All explanations were very straightforward. As part of my pipeline, I was asked to include two collectors: The first collects information about the hashes of source code files, and the second collects information about dependency hashes. While the first collector is optional, the second one isn’t. Skipping this step will result in a blank report since the image SBOM is generated by the second collector. As of the version I tried, the Scribe platform supports Node.js and npm for integrity and provenance validation. As part of this review process, the Scribe team also informed me that they plan to expand their offering in the near future.
Once I have configured the pipeline, the technical part is done. With this pipeline, every time I create a new build, evidence and SBOM are uploaded to the Scribe platform, then processed and presented as part of the My Products page.
This is where things got interesting for me—the various options available to me on the Scribe platform’s main page. First, I noticed that I can always add another product (top right, blue button). There is no limit to the number of products (or pipelines) I can manage.
The information I can see for each product includes its name (the one I chose, not necessarily the one used in the pipeline or SCM), its subscribers, versions, and last build version date, as well as whether its integrity was validated.
In the above image, the test-product line has no details since no build has been made for it and no subscribers have been added. Only after my pipeline has uploaded some data will Scribe’s platform be able to show me anything about that product. Data upload only occurs when a new build is initiated, so you’ll need to trigger a build to see anything in the Scribe platform. It’s a bit annoying if you weren’t planning on building a new version just yet, but I understand their reasoning.
The three dots at the end of each line allow me to remove a product if I so choose.
After clicking on a product line, I was directed to the specific product page. All the builds uploaded for that product are listed here along with their information.
I can decide which of the existing versions (if any) can be released by clicking the three dots at the end of each line. When I publish a version, the subscribers I’ve added to that product will be notified of a new release and able to see information related to that release.
The same menu allows me to download SBOM for that build so I can access it immediately.
Above the product key you can see that there is a Subscribers tab in addition to the Versions tab.
The next step was to navigate to the Subscribers tab, where I entered new subscribers’ email addresses to invite them to join. Yes, it’s that simple. There was no limit to the number of emails I could enter.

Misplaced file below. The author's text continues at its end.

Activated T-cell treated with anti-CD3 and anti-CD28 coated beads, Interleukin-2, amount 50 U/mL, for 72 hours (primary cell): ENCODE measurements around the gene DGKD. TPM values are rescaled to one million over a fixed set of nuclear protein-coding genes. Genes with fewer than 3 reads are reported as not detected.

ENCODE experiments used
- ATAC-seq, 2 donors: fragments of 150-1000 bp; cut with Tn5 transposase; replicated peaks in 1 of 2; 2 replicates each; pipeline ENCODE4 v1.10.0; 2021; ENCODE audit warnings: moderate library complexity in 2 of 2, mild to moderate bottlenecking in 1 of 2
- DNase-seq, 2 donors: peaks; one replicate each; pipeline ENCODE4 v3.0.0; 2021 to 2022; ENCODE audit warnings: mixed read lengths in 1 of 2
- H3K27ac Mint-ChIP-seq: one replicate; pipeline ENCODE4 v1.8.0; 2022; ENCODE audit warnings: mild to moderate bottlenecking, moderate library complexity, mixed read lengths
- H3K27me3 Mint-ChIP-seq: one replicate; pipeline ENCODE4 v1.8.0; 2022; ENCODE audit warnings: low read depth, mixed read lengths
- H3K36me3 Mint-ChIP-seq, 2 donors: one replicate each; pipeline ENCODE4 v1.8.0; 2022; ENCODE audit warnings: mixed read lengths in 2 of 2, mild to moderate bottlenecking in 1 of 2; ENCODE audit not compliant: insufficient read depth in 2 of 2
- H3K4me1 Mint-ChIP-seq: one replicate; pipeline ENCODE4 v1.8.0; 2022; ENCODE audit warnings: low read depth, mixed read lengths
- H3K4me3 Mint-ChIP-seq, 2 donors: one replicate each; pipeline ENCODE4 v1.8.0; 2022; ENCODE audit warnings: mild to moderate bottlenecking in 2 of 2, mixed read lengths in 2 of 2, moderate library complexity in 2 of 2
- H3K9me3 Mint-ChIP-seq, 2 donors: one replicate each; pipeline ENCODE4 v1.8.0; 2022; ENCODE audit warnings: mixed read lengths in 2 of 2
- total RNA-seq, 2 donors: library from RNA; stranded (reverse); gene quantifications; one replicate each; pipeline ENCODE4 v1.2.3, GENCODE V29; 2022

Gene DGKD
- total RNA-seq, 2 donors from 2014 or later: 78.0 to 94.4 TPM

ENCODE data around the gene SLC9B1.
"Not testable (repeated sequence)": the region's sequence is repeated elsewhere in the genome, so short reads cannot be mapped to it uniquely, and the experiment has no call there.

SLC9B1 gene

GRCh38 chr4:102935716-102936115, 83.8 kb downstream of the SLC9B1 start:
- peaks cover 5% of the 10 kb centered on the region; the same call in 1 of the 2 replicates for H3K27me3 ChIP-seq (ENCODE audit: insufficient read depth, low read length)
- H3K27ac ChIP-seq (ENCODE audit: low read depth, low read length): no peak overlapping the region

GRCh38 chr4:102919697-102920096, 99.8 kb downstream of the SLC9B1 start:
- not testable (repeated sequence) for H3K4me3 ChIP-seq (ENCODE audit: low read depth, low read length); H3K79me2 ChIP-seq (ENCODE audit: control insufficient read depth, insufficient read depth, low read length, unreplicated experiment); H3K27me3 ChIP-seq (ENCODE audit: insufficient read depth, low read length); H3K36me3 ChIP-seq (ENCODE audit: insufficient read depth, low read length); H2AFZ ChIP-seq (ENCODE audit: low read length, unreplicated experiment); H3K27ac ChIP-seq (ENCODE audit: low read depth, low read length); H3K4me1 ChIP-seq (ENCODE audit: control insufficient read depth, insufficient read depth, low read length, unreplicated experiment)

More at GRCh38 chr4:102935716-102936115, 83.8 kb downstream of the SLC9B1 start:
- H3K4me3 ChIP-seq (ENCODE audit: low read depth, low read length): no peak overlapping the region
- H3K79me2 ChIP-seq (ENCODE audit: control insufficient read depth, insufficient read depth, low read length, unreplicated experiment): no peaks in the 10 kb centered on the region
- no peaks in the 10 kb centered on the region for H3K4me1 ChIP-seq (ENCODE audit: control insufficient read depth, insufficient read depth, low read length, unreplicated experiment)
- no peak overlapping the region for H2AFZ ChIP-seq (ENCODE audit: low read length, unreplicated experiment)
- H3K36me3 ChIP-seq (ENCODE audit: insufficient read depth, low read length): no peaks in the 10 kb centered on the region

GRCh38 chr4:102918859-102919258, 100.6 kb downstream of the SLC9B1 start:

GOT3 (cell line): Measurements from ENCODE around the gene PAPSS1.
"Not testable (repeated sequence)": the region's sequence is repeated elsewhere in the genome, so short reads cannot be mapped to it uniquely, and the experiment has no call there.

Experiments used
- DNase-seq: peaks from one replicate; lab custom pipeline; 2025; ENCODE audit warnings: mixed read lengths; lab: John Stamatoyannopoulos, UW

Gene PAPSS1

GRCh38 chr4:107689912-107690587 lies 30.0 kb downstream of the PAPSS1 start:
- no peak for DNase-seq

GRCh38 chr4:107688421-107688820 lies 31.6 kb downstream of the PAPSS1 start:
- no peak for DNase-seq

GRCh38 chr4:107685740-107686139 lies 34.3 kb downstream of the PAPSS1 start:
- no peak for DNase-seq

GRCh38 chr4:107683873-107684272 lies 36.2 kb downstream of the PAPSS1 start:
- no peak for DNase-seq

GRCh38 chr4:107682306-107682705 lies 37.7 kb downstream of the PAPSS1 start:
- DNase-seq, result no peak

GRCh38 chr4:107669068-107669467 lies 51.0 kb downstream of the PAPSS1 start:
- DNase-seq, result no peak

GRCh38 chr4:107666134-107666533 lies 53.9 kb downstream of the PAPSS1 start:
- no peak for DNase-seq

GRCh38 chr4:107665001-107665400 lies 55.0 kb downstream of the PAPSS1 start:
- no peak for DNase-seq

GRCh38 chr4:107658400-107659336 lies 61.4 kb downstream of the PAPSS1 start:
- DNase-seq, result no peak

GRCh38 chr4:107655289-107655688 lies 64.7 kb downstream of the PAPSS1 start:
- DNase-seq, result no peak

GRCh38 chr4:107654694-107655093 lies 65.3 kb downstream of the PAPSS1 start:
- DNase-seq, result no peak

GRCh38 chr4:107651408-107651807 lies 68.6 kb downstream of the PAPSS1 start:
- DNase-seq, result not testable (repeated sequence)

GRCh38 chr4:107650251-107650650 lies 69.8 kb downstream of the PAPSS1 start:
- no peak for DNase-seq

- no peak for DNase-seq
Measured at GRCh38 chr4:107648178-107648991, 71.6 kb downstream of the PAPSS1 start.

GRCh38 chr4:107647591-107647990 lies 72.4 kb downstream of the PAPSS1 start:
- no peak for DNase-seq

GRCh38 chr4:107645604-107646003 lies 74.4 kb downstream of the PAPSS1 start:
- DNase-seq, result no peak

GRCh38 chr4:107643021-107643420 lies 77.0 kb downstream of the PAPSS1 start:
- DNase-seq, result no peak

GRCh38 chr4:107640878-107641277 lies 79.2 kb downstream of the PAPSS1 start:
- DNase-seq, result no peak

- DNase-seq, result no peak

Now that I have some subscribers I can manage them on this page.
My task was to test the system, so I added two fictitious subscribers and the invite was sent. The three dots at the end of each line allow you to resend the invite or revoke it. There is no easy way to define a shared list of subscribers for multiple projects since subscribers are managed per product.
Integrity report and SBOM
When I clicked a version line on the single product page, I was taken to the build version page. There you can find all the context metadata about that specific build, as well as links to the integrity report, vulnerabilities report, and the SBOM.
After clicking the More link in the vulnerabilities section, we can see the vulnerabilities found in this image with the CVE designation and severity. The worst CVEs are designated as critical. You have a filter on the top right allowing you to see only the High severity CVEs and up, or choose to see all of the CVEs. You can also use the search bar to look for a specific CVE you think might impact your build.
Clicking on a CVE will take you to the CVE’s details as they were reported, including remediation information if it exists.
The More link in the Integrity Report section takes you to the full report. I and all my subscribers have full access to this report and can export the SBOM which represents the report’s underlying data.
I can reach the SBOM data from the previous page as well by clicking the ‘more’ link in the SBOM section.
With the integrity report, I can easily see the validation of the source code (middle top box), assuming I have included that collector in my pipeline. Additionally, I can see the validation of my open-source packages (right top box) based on the second collector I’ve included.
I can also search for a specific package, such as log4j, if I’m so inclined. The search option is separate for your source code and open-source packages. Remember to switch to the appropriate report section at the top of the page, depending on what you’re looking for.
If you are a software producer, keep in mind that you are in full control of what you share and when. No one is obligated to release or share a build with a less-than-perfect report; only the versions you choose to release will be shared with that project’s subscribers.
Subscriber’s point of view
A user that was invited to subscribe to a product signs up as a subscriber role after accepting the invitation.
The subscriber then gets a transparency report about the product and updates about CVEs (and other future insights)
Evidence store for builds
Every time you run a build you get a new version, a new integrity report, and a new SBOM. This information can be found on the Scribe platform product page.
It operates as a repository for past security data and evidence store for your product where you can always go back and check previous versions. Your product will have a sharable evidence trail with provenance information about your source files (if you included that collector) and dependencies.
Any subscriber can access every version of the product retroactively, so you don’t need to compile lots of reports and SBOMs. If you are audited or want to share that information for other reasons, simply add a new subscriber’s email to that product and they will have access right away.
Providing an attestation store and sharing hub for product builds’ security information, this product is solid and interesting. Clearly, a lot of thought went into it and it’s definitely a great step forward. So when (it’s no longer a question of if) you need to generate, manage and share SBOMs and related security insights for your software products you should give it a try.
The Scribe team plans to add vulnerability alerts and product/pipeline security policy validation in the near future. In my view, these additions will enrich the platform and make it even more valuable.